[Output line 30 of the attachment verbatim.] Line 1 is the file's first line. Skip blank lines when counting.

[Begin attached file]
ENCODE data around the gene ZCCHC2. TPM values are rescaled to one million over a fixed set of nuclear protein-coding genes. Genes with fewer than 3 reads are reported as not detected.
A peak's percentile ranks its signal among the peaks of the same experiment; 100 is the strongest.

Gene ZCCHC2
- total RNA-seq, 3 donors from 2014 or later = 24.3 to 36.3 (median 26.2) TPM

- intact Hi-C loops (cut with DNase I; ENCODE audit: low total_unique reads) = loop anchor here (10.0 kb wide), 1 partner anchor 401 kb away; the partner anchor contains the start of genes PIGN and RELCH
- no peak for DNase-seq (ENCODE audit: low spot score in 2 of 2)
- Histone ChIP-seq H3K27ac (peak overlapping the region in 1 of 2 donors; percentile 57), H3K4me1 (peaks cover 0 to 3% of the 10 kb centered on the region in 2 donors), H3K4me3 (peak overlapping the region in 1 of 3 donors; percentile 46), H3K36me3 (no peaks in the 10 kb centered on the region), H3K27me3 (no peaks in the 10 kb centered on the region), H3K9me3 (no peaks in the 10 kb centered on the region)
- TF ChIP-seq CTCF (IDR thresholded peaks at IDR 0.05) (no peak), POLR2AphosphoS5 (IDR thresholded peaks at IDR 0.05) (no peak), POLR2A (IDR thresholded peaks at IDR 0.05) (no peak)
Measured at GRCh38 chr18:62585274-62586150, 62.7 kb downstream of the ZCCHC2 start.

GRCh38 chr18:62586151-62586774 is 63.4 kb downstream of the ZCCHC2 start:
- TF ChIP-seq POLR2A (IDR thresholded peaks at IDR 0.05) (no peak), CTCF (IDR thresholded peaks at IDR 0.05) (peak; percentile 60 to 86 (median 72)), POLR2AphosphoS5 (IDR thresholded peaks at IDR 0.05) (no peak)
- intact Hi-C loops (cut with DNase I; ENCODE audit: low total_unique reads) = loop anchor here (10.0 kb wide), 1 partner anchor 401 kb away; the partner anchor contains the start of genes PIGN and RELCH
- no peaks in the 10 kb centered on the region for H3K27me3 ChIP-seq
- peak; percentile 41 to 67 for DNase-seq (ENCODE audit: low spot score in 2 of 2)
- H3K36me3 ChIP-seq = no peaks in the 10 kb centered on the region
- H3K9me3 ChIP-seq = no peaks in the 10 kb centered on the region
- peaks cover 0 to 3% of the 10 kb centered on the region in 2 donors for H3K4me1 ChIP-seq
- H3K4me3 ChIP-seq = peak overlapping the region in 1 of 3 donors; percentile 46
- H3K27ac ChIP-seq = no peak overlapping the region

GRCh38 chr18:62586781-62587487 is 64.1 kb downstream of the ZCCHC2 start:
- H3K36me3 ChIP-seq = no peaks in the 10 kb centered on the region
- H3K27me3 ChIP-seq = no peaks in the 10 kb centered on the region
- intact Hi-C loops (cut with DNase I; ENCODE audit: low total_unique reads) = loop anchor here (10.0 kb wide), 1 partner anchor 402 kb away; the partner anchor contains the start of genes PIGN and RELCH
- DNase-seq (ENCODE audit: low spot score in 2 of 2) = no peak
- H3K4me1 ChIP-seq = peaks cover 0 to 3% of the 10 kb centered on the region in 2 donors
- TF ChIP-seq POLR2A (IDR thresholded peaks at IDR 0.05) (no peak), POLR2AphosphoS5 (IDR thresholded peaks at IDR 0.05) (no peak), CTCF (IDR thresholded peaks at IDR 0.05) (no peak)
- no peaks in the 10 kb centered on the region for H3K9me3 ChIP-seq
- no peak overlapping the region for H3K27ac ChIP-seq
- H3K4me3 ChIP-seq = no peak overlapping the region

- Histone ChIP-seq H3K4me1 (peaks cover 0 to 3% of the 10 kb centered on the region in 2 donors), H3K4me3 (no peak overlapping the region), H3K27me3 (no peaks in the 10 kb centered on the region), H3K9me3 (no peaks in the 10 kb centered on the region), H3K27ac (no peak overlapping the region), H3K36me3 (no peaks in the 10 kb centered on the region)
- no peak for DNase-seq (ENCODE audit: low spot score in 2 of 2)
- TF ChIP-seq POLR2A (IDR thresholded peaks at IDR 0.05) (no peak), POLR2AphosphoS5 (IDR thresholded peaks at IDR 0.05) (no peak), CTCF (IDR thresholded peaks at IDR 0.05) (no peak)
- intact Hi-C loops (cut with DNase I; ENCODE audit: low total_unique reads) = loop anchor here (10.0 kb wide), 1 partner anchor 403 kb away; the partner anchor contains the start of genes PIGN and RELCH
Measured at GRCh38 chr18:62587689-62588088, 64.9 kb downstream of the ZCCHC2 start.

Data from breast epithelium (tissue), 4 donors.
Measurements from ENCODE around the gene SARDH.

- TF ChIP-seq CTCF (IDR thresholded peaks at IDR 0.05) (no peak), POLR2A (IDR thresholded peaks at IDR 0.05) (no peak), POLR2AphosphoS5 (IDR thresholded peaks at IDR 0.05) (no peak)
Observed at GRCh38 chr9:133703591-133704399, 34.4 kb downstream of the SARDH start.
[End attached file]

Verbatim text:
- Histone ChIP-seq H3K4me1 (peaks cover 0 to 3% of the 10 kb centered on the region in 2 donors), H3K4me3 (no peak overlapping the region), H3K27me3 (no peaks in the 10 kb centered on the region), H3K9me3 (no peaks in the 10 kb centered on the region), H3K27ac (no peak overlapping the region), H3K36me3 (no peaks in the 10 kb centered on the region)